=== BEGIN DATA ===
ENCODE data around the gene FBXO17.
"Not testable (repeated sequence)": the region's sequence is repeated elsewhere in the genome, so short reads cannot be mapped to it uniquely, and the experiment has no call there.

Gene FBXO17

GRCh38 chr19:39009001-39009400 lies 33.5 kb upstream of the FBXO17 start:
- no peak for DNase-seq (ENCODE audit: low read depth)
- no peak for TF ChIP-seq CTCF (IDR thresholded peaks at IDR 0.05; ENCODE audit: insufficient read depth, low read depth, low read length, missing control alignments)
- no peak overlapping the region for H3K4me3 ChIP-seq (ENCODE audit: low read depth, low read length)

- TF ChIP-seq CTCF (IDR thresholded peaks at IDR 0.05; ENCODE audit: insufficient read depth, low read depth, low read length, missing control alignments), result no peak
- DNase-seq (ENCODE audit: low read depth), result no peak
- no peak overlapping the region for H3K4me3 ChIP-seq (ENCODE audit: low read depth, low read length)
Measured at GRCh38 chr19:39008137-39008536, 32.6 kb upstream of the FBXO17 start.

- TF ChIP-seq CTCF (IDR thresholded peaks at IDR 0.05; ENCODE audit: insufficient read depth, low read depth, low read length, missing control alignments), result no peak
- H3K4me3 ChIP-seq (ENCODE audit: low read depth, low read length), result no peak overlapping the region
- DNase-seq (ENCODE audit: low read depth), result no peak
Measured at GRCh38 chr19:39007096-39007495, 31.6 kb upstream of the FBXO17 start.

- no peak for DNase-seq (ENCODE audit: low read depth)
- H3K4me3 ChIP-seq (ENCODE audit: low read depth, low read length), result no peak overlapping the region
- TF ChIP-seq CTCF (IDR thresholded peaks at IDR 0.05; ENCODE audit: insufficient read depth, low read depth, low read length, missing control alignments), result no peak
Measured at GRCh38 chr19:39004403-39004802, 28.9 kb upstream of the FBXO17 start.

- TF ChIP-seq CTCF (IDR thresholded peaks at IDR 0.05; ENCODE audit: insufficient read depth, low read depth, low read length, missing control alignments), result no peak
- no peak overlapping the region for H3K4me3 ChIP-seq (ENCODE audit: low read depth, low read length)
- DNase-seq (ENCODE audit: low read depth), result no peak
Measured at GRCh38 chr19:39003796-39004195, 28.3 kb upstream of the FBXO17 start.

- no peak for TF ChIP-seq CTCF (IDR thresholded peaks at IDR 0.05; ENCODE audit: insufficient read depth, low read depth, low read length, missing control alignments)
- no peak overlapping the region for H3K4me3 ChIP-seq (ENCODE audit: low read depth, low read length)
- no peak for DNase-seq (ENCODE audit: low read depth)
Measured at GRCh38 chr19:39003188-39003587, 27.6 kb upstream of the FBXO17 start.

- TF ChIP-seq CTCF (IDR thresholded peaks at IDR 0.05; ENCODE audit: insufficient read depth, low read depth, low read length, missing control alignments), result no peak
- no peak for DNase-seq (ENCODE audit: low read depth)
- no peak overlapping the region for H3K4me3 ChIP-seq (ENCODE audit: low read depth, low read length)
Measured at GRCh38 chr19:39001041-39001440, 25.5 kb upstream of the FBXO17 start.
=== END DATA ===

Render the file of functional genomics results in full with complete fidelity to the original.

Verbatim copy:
ENCODE data around the gene FBXO17.
"Not testable (repeated sequence)": the region's sequence is repeated elsewhere in the genome, so short reads cannot be mapped to it uniquely, and the experiment has no call there.

Gene FBXO17

GRCh38 chr19:39009001-39009400 lies 33.5 kb upstream of the FBXO17 start:
- no peak for DNase-seq (ENCODE audit: low read depth)
- no peak for TF ChIP-seq CTCF (IDR thresholded peaks at IDR 0.05; ENCODE audit: insufficient read depth, low read depth, low read length, missing control alignments)
- no peak overlapping the region for H3K4me3 ChIP-seq (ENCODE audit: low read depth, low read length)

- TF ChIP-seq CTCF (IDR thresholded peaks at IDR 0.05; ENCODE audit: insufficient read depth, low read depth, low read length, missing control alignments), result no peak
- DNase-seq (ENCODE audit: low read depth), result no peak
- no peak overlapping the region for H3K4me3 ChIP-seq (ENCODE audit: low read depth, low read length)
Measured at GRCh38 chr19:39008137-39008536, 32.6 kb upstream of the FBXO17 start.

- TF ChIP-seq CTCF (IDR thresholded peaks at IDR 0.05; ENCODE audit: insufficient read depth, low read depth, low read length, missing control alignments), result no peak
- H3K4me3 ChIP-seq (ENCODE audit: low read depth, low read length), result no peak overlapping the region
- DNase-seq (ENCODE audit: low read depth), result no peak
Measured at GRCh38 chr19:39007096-39007495, 31.6 kb upstream of the FBXO17 start.

- no peak for DNase-seq (ENCODE audit: low read depth)
- H3K4me3 ChIP-seq (ENCODE audit: low read depth, low read length), result no peak overlapping the region
- TF ChIP-seq CTCF (IDR thresholded peaks at IDR 0.05; ENCODE audit: insufficient read depth, low read depth, low read length, missing control alignments), result no peak
Measured at GRCh38 chr19:39004403-39004802, 28.9 kb upstream of the FBXO17 start.

- TF ChIP-seq CTCF (IDR thresholded peaks at IDR 0.05; ENCODE audit: insufficient read depth, low read depth, low read length, missing control alignments), result no peak
- no peak overlapping the region for H3K4me3 ChIP-seq (ENCODE audit: low read depth, low read length)
- DNase-seq (ENCODE audit: low read depth), result no peak
Measured at GRCh38 chr19:39003796-39004195, 28.3 kb upstream of the FBXO17 start.

- no peak for TF ChIP-seq CTCF (IDR thresholded peaks at IDR 0.05; ENCODE audit: insufficient read depth, low read depth, low read length, missing control alignments)
- no peak overlapping the region for H3K4me3 ChIP-seq (ENCODE audit: low read depth, low read length)
- no peak for DNase-seq (ENCODE audit: low read depth)
Measured at GRCh38 chr19:39003188-39003587, 27.6 kb upstream of the FBXO17 start.

- TF ChIP-seq CTCF (IDR thresholded peaks at IDR 0.05; ENCODE audit: insufficient read depth, low read depth, low read length, missing control alignments), result no peak
- no peak for DNase-seq (ENCODE audit: low read depth)
- no peak overlapping the region for H3K4me3 ChIP-seq (ENCODE audit: low read depth, low read length)
Measured at GRCh38 chr19:39001041-39001440, 25.5 kb upstream of the FBXO17 start.